Top NewsMilwaukee GOP Presidential Debate: RNC Announces 8 Candidates Qualified

Milwaukee GOP Presidential Debate: RNC Announces 8 Candidates Qualified



Eight Republicans have qualified for the party’s first 2024 presidential primary debate on Wednesday night, the Republican National Committee announced Monday evening.

The list includes North Dakota Governor Doug Burgum, former New Jersey Governor Chris Christie, Florida Governor Ron DeSantis, former South Carolina Governor Nikki Haley, former Arkansas Governor Asa Hutchinson, former Vice President Mike Pence, businessman Vivek Ramasamy and the South. Carolina Sen. Tim Scott.

Former President Donald Trump — a clear frontrunner in national and early state polls — is skipping the debate in Milwaukee and has called on his rivals to drop out.

To make the first debate platform, RNC candidates must recruit at least 40,000 individual donors and register at least 1% support in three national polls or two national and two primary state polls that meet the RNC’s criteria. Candidates must sign a pledge to support the eventual winner of the GOP primary, whoever that may be. It’s unclear whether Trump signed the pledge, as did those on stage Wednesday.

“The RNC is excited to showcase our diverse candidate field and conservative vision to defeat Joe Biden on the debate stage Wednesday night,” RNC Chairwoman Rona McDaniel said in a statement Monday night.

See who’s in and who’s out in the first GOP debate of the 2024 presidential election.

Ron DeSantis

The Florida governor could wear a bigger target Wednesday night, with the top polling candidate on stage in Trump’s absence. DeSantis has scaled back his campaign in recent weeks, after failing to make progress in turning Trump into the GOP’s standard-bearer in the early months of the primary. His turn in the national spotlight Wednesday could be a turning point in the party’s primaries — whether to launch DeSantis forward or make him a Trump replacement.

Vivek Ramasamy

The tech entrepreneur posted a shirtless video of himself practicing tennis on Monday, which he described as his controversial product. He also appeared on liberal media programs that many Republican contenders avoid, such as a podcast with HBO host Bill Maher. A memo from a pro-DeSantis super PAC made public last week instructing the Florida governor to attack Ramasamy is a sign of the 38-year-old’s surge in the race.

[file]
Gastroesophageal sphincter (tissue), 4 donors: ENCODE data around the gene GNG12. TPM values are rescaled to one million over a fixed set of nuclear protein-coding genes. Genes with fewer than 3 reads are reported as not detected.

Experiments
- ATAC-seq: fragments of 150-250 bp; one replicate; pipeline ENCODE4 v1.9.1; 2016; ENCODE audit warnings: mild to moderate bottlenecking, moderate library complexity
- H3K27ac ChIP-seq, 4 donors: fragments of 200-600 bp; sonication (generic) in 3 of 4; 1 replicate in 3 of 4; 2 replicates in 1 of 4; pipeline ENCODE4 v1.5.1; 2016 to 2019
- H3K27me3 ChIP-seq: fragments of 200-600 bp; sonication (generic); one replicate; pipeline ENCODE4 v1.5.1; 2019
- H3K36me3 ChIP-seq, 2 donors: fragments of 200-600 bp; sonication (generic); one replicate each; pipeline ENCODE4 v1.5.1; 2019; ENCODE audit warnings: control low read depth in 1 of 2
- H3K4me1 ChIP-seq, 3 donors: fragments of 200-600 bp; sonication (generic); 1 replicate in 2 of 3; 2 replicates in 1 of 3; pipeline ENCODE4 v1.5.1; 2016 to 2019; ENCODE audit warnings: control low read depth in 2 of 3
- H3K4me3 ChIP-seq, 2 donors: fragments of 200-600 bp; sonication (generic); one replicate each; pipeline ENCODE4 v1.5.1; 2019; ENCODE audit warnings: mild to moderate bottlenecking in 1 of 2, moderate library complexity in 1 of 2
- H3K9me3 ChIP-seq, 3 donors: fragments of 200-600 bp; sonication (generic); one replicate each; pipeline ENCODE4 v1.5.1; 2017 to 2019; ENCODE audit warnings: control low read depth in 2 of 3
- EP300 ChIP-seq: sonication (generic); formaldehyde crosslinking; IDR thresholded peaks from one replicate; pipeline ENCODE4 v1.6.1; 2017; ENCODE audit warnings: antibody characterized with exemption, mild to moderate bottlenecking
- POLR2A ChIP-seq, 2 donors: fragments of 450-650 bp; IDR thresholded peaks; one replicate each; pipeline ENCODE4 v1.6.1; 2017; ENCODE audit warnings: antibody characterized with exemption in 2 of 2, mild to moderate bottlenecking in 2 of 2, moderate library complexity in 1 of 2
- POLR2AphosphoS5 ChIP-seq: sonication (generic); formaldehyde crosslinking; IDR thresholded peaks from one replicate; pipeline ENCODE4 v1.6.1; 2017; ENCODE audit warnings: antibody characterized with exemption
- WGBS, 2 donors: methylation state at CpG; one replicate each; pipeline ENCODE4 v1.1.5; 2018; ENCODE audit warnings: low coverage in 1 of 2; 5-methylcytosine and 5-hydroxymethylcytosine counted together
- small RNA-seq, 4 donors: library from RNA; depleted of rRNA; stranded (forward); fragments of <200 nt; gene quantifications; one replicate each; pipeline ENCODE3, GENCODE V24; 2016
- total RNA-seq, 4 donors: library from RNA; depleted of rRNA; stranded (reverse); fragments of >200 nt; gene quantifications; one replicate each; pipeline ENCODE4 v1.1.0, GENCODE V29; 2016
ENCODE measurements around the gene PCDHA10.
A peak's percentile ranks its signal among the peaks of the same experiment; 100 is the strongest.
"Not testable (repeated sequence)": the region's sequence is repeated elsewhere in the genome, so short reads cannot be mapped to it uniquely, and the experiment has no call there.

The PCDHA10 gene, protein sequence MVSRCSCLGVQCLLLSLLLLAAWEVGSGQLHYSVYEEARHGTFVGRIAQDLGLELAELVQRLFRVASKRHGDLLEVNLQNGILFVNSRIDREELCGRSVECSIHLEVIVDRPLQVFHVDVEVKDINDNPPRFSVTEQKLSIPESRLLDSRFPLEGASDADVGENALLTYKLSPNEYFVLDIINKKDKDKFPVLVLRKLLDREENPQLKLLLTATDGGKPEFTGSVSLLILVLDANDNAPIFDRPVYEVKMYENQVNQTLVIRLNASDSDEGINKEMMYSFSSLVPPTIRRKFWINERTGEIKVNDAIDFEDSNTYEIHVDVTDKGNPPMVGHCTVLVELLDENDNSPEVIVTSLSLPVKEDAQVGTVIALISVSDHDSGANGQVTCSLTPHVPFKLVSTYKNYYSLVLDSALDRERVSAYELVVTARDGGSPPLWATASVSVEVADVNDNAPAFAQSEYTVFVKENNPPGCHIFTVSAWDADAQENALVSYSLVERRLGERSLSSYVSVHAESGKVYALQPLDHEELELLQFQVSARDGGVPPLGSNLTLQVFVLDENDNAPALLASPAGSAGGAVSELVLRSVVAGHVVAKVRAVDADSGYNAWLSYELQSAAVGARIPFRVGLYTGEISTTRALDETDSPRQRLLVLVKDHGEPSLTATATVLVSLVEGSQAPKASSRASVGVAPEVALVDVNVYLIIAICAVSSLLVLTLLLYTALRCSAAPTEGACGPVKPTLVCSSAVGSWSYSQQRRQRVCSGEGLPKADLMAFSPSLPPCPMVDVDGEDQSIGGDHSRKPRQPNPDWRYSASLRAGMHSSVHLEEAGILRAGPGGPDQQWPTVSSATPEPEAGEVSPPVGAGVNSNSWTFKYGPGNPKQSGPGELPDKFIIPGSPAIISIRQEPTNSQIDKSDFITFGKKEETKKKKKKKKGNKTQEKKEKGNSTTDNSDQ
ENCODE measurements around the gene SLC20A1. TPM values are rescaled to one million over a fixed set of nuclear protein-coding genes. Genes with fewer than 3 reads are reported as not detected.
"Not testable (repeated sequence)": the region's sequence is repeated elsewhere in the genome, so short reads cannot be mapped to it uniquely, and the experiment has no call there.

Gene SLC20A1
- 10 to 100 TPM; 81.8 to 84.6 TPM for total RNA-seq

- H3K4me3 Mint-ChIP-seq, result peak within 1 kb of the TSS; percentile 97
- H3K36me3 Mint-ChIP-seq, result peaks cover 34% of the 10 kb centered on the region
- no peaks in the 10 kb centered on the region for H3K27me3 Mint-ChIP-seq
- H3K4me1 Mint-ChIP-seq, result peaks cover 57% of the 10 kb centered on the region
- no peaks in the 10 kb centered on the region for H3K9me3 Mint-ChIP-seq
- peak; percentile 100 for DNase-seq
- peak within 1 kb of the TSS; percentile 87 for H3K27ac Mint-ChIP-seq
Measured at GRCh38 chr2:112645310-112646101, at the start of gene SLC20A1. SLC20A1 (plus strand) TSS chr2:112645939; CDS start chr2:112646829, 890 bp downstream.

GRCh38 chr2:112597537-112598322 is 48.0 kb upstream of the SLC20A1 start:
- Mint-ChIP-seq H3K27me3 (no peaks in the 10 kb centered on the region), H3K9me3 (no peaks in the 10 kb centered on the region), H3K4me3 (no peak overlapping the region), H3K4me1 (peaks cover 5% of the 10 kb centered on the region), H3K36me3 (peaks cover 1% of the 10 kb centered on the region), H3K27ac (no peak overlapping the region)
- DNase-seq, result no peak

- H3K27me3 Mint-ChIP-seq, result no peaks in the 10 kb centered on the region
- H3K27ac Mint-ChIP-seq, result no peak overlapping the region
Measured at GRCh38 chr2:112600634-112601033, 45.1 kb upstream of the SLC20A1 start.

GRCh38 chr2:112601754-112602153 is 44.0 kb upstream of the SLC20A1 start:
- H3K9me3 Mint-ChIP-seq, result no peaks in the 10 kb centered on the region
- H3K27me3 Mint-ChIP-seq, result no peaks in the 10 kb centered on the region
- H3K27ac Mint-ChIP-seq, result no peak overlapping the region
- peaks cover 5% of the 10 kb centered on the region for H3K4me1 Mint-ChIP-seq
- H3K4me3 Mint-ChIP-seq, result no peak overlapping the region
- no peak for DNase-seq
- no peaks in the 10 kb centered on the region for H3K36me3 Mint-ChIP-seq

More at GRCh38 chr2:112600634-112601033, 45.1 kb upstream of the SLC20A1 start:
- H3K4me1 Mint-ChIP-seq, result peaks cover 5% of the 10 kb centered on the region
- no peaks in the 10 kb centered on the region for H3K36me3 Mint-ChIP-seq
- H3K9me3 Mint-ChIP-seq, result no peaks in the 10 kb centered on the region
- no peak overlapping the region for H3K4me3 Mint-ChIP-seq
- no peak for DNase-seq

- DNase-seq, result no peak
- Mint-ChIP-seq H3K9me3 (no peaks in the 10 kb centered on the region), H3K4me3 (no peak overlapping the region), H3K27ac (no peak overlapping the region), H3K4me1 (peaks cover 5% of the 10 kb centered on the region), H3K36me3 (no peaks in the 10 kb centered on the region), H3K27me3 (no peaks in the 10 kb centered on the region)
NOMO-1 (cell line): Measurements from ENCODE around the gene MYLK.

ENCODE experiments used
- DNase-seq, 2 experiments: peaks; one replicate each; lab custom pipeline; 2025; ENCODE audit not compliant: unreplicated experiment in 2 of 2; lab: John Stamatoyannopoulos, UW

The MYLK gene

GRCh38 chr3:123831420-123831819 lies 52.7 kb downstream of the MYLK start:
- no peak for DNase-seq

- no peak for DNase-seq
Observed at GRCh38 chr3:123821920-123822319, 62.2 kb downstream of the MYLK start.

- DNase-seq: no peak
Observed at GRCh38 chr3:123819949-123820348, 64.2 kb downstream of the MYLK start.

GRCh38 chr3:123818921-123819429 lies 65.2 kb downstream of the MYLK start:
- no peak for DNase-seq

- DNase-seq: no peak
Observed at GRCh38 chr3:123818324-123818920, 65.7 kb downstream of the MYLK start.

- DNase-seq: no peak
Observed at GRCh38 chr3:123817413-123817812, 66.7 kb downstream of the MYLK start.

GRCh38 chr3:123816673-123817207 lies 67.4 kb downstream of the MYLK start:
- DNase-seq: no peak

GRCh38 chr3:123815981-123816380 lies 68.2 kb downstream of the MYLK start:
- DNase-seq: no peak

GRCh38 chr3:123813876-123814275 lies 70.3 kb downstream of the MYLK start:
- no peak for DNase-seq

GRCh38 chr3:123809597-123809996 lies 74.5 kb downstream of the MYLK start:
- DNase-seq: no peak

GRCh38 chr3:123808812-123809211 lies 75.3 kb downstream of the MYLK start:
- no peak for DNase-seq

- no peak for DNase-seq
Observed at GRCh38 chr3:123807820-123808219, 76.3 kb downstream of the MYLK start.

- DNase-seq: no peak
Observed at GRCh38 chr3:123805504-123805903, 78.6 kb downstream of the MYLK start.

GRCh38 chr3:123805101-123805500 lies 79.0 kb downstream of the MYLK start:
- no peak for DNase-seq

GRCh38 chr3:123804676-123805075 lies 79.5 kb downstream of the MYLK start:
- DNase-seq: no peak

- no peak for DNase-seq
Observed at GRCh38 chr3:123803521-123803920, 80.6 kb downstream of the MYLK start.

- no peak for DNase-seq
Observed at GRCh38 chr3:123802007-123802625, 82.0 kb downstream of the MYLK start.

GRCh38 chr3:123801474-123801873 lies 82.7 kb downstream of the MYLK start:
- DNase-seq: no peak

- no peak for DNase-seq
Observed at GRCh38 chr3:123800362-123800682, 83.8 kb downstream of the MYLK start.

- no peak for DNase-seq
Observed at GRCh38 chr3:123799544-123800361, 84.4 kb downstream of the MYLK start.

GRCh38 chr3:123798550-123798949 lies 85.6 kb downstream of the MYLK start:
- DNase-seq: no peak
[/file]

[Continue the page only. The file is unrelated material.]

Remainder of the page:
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Mike Pence

The former vice president had more trouble reaching the 40,000-donor threshold than some rivals, but did so with two weeks to spare. He suggested he was looking forward to a clash with his former ticket partner. Criticizing Trump’s decision to skip the debate, Pence told ABC News on Sunday that “every qualified candidate should be on stage ready to answer those tough questions.”

Nikki Haley

The former South Carolina governor and U.S. ambassador to the United Nations under Trump offered a glimpse into how Republicans on the platform are more focused on winning the support of their less-voted rivals than on taking on Trump outright. On Monday, he criticized Ramaswamy, saying on social media that “his foreign policies have a common theme: They make America less safe.”

Tim Scott

The South Carolina senator has sought to provide a more favorable contrast to rivals like Trump and DeSantis — and he could find himself in a showdown with the Florida governor. .

Chris Christie

The former New Jersey governor may be the biggest wild card on stage Wednesday night. As a 2016 presidential contender, he ended Marco Rubio’s presidential hopes in a debate, relentlessly mocking the Florida senator for delivering a “memorized 25-second speech.” Christie has positioned himself as a fierce Trump critic, but he won’t confront Trump head-on as he avoids debate.